"Formal thought disorder" in a general-community sample with elevated schizotypal traits

Cliff Deyo, Robyn Langdon

Research output: Contribution to journalArticle

Abstract

Different dimensions of formal thought disorder (FTD) are distinguished by different patterns of cognitive dysfunction and cortical variability in patients with schizophrenia; however, inconsistent findings may relate to patient-related confounds. Investigating FTD in nonpatient samples with elevated levels of schizotypal traits avoids these confounds, but its utility to FTD research is unknown. Thus, we performed principal components analysis (PCA) of FTD ratings using the Scale for the Assessment of Thought, Language, and Communication (TLC) and the Thought and Language Index (TLI) in a general-community sample with elevated schizotypal traits. Both scales showed "clinically elevated" FTD, particularly, the TLC. PCA described a three-component TLC solution ("disorganization," "verbosity," "emptiness") and a two-component TLI solution ("negative," "idiosyncratic"), generally consistent with schizophrenia research. TLC "disorganization" and "emptiness" were correlated with psychosis-like experiences. TLI "negative" was associated with lower general cognitive function, consistent with schizophrenia research. FTD may have shared etiology along the schizophrenia spectrum.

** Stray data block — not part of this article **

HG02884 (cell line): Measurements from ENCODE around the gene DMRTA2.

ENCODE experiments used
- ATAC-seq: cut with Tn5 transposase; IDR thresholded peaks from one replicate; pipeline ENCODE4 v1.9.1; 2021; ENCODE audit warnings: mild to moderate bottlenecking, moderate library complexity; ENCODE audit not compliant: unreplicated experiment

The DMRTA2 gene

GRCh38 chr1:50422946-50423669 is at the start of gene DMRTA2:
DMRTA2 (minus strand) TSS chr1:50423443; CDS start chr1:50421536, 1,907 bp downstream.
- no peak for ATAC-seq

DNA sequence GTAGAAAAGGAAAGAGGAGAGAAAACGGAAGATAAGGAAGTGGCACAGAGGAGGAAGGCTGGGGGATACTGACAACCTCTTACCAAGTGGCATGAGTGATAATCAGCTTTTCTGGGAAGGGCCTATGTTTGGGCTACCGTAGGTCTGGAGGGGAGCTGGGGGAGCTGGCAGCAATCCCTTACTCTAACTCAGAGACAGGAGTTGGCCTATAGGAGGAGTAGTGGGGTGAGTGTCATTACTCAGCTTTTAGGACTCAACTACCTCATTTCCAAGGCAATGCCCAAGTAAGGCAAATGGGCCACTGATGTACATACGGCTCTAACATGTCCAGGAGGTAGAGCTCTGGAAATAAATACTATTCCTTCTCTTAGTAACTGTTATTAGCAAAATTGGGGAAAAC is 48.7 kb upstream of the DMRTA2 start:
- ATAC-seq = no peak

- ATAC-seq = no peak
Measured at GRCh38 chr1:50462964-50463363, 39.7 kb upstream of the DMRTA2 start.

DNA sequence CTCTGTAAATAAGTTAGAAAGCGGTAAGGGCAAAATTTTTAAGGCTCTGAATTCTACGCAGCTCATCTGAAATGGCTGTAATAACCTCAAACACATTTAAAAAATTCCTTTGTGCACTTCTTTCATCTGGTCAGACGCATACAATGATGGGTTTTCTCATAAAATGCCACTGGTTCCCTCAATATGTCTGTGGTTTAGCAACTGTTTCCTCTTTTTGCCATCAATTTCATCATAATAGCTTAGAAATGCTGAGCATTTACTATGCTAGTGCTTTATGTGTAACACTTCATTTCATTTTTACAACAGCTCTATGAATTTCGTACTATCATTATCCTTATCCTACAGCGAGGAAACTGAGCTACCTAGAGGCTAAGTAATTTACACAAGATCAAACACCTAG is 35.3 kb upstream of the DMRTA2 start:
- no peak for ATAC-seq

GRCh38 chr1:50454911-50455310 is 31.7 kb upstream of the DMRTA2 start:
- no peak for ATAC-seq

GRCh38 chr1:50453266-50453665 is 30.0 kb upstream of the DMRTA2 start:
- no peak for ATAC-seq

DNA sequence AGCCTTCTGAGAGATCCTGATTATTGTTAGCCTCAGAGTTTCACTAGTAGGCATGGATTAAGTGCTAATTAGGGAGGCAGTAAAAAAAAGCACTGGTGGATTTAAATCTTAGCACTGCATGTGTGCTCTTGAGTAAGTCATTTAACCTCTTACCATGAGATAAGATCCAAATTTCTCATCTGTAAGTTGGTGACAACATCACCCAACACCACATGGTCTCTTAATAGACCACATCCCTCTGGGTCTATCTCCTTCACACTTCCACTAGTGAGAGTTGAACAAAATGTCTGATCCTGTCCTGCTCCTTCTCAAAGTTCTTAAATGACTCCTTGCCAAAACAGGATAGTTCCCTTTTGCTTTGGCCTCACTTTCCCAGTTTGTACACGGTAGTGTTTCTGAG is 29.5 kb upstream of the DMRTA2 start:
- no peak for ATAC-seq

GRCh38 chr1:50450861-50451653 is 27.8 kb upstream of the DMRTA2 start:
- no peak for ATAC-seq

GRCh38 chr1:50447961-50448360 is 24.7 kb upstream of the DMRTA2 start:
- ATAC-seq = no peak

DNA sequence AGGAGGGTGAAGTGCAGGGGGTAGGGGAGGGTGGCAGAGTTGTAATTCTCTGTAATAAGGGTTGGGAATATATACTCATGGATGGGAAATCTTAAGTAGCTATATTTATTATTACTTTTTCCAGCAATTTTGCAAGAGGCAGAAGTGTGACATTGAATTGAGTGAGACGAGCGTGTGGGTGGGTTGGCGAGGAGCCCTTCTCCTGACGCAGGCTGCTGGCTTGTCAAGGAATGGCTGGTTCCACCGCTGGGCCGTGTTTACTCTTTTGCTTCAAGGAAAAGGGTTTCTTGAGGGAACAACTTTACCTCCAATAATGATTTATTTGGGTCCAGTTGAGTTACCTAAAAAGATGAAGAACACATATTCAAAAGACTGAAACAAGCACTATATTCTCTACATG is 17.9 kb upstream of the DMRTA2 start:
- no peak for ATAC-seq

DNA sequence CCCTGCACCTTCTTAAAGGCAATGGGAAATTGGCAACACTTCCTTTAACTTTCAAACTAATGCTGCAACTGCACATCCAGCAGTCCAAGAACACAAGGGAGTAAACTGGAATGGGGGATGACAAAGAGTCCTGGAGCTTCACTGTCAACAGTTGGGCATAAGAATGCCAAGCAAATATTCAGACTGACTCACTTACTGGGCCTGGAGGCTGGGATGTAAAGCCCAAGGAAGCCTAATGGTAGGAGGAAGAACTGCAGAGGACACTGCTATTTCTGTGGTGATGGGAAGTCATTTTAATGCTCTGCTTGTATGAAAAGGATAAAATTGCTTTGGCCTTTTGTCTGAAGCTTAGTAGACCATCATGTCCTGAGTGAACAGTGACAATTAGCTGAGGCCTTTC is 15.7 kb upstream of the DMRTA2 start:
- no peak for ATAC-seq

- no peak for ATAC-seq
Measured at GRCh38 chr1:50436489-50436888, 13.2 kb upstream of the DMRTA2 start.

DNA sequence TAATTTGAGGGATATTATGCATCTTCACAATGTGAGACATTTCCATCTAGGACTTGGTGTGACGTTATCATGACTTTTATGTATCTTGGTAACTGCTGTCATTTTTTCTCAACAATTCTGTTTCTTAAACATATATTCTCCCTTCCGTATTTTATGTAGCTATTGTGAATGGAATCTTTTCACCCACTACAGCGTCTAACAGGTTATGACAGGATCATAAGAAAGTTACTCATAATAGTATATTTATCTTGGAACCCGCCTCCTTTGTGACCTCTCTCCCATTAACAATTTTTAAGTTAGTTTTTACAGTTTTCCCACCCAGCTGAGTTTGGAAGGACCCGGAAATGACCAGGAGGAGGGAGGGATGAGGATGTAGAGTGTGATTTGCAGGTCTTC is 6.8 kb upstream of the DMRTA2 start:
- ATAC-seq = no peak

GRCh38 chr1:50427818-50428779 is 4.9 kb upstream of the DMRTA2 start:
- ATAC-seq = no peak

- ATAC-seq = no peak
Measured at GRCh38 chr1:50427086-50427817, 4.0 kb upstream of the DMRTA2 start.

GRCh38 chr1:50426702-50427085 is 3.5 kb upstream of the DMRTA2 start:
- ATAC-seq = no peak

Original languageEnglish
Pages (from-to)410-416
Number of pages7
JournalThe Journal of nervous and mental disease
Volume207
Issue number5
DOIs
Publication statusPublished - May 2019

Keywords

  • schizophrenia
  • formal thought disorder
  • schizotypy
  • TLC
  • TLI

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